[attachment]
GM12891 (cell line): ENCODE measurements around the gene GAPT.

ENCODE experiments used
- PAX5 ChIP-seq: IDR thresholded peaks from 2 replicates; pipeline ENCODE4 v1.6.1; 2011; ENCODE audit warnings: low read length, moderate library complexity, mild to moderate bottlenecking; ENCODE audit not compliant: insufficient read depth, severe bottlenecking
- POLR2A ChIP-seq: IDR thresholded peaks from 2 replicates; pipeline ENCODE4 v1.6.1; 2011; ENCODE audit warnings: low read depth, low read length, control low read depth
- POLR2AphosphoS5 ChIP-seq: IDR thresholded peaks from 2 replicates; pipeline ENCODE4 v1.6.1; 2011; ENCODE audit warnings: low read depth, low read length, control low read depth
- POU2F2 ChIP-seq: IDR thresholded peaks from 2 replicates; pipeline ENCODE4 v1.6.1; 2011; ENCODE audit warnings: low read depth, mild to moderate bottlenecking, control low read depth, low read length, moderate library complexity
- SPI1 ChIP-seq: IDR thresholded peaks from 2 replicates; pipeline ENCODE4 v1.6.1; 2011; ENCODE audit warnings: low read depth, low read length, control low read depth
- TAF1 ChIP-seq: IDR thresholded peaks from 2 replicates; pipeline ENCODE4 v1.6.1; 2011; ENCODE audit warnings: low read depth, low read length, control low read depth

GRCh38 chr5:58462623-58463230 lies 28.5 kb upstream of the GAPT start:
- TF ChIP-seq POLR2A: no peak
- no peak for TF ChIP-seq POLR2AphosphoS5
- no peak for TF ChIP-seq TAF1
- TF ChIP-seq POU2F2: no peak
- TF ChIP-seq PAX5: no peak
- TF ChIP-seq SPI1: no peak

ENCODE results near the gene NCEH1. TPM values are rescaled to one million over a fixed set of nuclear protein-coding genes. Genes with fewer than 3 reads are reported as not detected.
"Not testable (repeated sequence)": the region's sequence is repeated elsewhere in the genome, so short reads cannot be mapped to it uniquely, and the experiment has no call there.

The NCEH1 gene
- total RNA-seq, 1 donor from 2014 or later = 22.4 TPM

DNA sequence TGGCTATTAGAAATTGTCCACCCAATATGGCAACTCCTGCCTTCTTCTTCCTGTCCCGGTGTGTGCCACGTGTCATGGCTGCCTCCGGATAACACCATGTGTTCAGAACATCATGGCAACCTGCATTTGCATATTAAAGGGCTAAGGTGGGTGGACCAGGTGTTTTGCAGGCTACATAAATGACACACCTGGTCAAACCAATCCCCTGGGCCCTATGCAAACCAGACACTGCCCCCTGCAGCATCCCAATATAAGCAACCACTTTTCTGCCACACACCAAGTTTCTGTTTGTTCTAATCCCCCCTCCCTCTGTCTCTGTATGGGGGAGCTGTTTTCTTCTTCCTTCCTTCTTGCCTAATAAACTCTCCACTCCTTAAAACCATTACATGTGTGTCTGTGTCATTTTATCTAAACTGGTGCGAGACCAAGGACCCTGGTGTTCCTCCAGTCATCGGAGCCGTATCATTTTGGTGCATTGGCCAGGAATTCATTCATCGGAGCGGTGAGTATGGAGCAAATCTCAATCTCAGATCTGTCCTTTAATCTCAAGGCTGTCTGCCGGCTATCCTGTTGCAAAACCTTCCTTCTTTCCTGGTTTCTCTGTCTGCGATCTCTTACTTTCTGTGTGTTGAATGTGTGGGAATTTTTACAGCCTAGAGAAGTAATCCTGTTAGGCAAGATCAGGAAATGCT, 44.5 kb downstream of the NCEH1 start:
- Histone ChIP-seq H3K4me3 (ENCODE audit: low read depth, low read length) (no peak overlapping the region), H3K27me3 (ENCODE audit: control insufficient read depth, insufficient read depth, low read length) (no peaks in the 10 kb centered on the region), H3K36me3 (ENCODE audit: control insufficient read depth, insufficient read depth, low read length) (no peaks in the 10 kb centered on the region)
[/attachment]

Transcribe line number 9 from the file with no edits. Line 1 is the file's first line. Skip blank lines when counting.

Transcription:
GRCh38 chr5:58462623-58463230 lies 28.5 kb upstream of the GAPT start: